9. The method of claim 1, wherein the operation of forming a first zone having a first roughness on a first exterior surface of the thermal conductor comprises at least one of grinding a first area of the first exterior surface to a desired roughness to form the first zone and chemically treating the first area of the first exterior surface to a desired roughness to form the first zone.
10. The method of claim 9, wherein the operation of forming a second zone having a second roughness on the first exterior surface of the thermal conductor comprises forming the second zone on an untreated area of the first exterior surface.
11. The method of claim 1, wherein the operation of forming a second zone having a second roughness on the first exterior surface of the thermal conductor comprises at least one of chemically treating a second area of the first exterior surface to a desired roughness to form the second zone, etching the second area of the first exterior surface to a desired roughness to form the second zone, eroding the second area of the first exterior surface to a desired roughness to form the second zone, scuffing the second area of the first exterior surface to a desired roughness to form the second zone, and machining the second area of the first exterior surface to a desired roughness to form the second zone.
12. The method of claim 11, wherein the operation of forming a first zone having a first roughness on a first exterior surface of the thermal conductor comprises forming the first zone on an untreated area of the first exterior surface.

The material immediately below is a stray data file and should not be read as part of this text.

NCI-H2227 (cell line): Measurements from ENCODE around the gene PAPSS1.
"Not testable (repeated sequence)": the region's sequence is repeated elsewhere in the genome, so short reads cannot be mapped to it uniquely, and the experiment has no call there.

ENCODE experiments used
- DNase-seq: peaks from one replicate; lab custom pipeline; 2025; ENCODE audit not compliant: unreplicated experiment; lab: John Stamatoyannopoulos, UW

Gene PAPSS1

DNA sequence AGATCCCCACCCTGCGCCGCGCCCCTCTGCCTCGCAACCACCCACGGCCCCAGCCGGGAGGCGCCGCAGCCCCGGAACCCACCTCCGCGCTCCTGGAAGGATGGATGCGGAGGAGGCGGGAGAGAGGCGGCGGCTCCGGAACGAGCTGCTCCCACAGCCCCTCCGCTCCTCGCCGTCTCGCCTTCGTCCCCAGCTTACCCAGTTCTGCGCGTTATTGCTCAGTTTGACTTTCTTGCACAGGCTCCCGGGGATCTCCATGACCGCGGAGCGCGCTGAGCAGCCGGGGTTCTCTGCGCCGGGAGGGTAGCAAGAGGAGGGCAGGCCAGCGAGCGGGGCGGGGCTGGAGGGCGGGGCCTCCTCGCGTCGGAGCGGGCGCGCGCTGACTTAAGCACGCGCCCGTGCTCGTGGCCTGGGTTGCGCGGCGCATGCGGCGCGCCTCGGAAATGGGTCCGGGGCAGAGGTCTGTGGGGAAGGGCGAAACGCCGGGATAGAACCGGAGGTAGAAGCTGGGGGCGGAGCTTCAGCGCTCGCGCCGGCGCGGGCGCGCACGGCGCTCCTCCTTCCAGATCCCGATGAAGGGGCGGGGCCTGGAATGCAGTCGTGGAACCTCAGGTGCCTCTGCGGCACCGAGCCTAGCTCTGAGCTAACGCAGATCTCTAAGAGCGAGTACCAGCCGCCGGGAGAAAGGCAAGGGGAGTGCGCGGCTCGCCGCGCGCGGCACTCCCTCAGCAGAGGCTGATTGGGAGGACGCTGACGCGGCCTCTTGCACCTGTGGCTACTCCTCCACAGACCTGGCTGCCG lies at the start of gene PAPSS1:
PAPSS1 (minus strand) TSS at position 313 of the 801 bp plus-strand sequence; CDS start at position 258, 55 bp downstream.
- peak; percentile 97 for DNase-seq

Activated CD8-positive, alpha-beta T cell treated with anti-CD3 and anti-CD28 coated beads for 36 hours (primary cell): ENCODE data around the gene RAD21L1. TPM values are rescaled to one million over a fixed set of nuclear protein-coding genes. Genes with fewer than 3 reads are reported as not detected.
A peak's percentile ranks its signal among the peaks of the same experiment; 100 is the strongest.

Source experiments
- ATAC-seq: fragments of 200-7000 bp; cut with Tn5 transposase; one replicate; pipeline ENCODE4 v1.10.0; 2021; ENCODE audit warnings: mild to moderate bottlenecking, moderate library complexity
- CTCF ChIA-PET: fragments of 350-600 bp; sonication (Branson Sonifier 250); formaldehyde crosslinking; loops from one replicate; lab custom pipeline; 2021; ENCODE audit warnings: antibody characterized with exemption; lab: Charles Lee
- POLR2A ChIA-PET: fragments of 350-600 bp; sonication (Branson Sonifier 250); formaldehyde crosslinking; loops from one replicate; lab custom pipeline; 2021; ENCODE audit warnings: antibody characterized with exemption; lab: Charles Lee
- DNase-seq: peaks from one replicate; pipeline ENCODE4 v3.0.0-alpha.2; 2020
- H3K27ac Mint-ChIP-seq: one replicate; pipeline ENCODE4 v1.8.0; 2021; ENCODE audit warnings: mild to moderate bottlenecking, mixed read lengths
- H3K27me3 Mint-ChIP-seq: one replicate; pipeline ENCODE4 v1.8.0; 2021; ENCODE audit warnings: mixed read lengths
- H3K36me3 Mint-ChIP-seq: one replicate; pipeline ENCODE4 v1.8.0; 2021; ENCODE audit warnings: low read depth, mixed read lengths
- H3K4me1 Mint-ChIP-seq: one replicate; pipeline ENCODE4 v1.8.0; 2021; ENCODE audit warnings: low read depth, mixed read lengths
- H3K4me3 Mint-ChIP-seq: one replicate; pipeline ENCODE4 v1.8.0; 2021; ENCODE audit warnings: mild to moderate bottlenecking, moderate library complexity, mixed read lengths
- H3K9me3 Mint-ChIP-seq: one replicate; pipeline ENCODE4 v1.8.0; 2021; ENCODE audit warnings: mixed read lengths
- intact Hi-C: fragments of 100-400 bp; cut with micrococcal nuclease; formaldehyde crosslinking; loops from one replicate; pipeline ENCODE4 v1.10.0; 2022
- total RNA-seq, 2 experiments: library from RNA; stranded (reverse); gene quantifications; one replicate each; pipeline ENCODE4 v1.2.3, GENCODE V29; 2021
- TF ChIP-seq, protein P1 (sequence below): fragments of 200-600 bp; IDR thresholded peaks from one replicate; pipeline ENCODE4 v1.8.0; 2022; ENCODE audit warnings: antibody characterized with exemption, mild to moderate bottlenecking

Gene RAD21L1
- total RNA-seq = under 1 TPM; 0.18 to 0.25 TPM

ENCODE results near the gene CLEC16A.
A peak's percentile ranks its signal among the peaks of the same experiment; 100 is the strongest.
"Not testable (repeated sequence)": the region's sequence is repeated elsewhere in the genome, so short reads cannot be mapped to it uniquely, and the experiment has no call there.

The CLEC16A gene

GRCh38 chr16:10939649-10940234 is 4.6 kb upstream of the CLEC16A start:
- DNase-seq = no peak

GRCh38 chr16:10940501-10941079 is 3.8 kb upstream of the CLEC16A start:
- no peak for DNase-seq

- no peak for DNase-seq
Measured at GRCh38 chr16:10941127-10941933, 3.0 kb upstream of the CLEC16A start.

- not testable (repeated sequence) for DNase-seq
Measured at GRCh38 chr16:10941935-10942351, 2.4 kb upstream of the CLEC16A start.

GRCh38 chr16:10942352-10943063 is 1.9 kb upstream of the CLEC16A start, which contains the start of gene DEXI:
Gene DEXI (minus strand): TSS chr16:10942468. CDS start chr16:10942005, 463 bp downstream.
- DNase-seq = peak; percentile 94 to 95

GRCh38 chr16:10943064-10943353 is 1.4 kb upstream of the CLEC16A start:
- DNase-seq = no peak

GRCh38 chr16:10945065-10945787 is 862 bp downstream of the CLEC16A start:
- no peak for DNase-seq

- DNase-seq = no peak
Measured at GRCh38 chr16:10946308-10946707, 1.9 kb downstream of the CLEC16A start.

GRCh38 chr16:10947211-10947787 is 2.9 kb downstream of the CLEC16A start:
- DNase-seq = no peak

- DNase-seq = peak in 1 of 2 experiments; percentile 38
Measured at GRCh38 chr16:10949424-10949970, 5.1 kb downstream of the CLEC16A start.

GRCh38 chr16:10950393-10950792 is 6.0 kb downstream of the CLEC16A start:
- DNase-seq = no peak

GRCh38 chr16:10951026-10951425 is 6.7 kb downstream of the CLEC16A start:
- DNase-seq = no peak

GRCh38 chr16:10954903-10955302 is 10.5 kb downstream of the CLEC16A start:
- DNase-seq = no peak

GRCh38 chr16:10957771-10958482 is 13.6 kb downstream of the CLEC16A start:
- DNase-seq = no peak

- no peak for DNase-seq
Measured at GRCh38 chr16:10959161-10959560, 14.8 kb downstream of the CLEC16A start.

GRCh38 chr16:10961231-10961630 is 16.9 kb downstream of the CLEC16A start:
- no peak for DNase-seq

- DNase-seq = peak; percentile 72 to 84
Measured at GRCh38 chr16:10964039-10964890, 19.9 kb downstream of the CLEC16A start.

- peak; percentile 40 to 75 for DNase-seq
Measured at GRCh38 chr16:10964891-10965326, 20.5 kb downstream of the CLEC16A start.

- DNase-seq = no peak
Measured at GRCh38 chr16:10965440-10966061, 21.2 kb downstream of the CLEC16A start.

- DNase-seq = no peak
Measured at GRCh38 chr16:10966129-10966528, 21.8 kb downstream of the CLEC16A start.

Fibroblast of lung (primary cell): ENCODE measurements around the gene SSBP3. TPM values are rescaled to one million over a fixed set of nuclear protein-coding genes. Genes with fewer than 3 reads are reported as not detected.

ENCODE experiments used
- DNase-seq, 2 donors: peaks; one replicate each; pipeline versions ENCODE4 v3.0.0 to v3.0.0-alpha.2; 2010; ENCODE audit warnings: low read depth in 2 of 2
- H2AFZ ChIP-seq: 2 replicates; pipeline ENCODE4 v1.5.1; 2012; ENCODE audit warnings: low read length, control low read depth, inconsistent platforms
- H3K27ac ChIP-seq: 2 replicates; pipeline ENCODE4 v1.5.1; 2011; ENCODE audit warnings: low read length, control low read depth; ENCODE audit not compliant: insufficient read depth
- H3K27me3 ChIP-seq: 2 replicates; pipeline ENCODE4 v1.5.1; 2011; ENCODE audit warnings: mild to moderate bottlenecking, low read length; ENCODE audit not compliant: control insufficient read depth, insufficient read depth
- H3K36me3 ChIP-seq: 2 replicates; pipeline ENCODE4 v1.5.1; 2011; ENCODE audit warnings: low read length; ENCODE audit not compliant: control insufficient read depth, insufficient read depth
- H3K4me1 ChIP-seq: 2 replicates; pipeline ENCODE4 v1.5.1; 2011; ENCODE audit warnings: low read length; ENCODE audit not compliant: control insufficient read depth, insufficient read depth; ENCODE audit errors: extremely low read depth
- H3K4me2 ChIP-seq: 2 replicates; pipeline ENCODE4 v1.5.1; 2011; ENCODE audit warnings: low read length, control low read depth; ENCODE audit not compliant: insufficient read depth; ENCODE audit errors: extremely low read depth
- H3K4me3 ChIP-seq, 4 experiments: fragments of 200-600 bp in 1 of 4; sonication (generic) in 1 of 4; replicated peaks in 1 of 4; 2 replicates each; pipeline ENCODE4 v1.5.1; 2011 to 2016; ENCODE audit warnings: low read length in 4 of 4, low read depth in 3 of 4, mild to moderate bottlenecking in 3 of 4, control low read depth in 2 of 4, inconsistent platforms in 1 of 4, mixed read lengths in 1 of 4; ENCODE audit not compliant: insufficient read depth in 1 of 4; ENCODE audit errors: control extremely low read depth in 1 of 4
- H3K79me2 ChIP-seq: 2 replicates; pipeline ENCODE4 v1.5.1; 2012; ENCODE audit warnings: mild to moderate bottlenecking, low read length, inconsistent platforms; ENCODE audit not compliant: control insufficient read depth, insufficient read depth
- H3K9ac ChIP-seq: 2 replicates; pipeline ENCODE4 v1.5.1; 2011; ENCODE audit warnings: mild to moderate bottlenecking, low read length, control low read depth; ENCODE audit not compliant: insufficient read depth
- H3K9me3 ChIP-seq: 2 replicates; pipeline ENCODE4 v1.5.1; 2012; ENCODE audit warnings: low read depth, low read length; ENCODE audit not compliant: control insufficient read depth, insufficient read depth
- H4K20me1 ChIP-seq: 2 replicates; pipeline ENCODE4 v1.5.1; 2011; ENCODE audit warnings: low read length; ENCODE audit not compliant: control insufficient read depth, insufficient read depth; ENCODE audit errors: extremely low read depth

13. The method of claim 1, further comprising:
forming a third zone having a third roughness on a first exterior surface of the thermal conductor.
14. The method of claim 13, wherein the third roughness is rougher than the second roughness.
15. The method of claim 13, further comprising:
forming a fourth zone having a fourth roughness on a first exterior surface of the thermal conductor, wherein the fourth roughness is rougher than the third roughness and the second roughness is rougher than the third roughness.
16. The method of claim 15, wherein the fourth roughness is approximately equal to the second roughness.
17. The method of claim 1, further comprising:
providing a lid;
forming a third zone having a third roughness on a first exterior surface of the lid;
forming a fourth zone having a fourth roughness on the first exterior surface of the lid, wherein the fourth roughness is rougher than the third roughness;
coupling the first exterior surface of the lid to a processor utilizing a first thermal interface material; and
coupling the first exterior surface of the thermal conductor to a second exterior surface of the lid utilizing a second thermal interface material.
18. The method of claim 1, further comprising:
providing a processor;
forming a third zone having a third roughness on a first exterior surface of the processor;
forming a fourth zone having a fourth roughness on the first exterior surface of the processor, wherein the fourth roughness is rougher than the third roughness; and
coupling the first exterior surface of the processor to the first exterior surface of the thermal conductor utilizing a first thermal interface material.
Description
CROSS-REFERENCE TO RELATED APPLICATIONS

This application is a divisional patent application of U.S. patent application Ser. No. 11/241,061, filed Sep. 30, 2005 and entitled “Thermal Contact Arrangement,” the disclosure of which is incorporated herein by reference in its entirety.

BACKGROUND

1. Technical Field

The present invention relates generally to a thermal contact arrangement between a processor and a heat sink, and more particularly to a processor thermal contact having at least a first and a second surface finish of differing smoothness.

2. Background of the Invention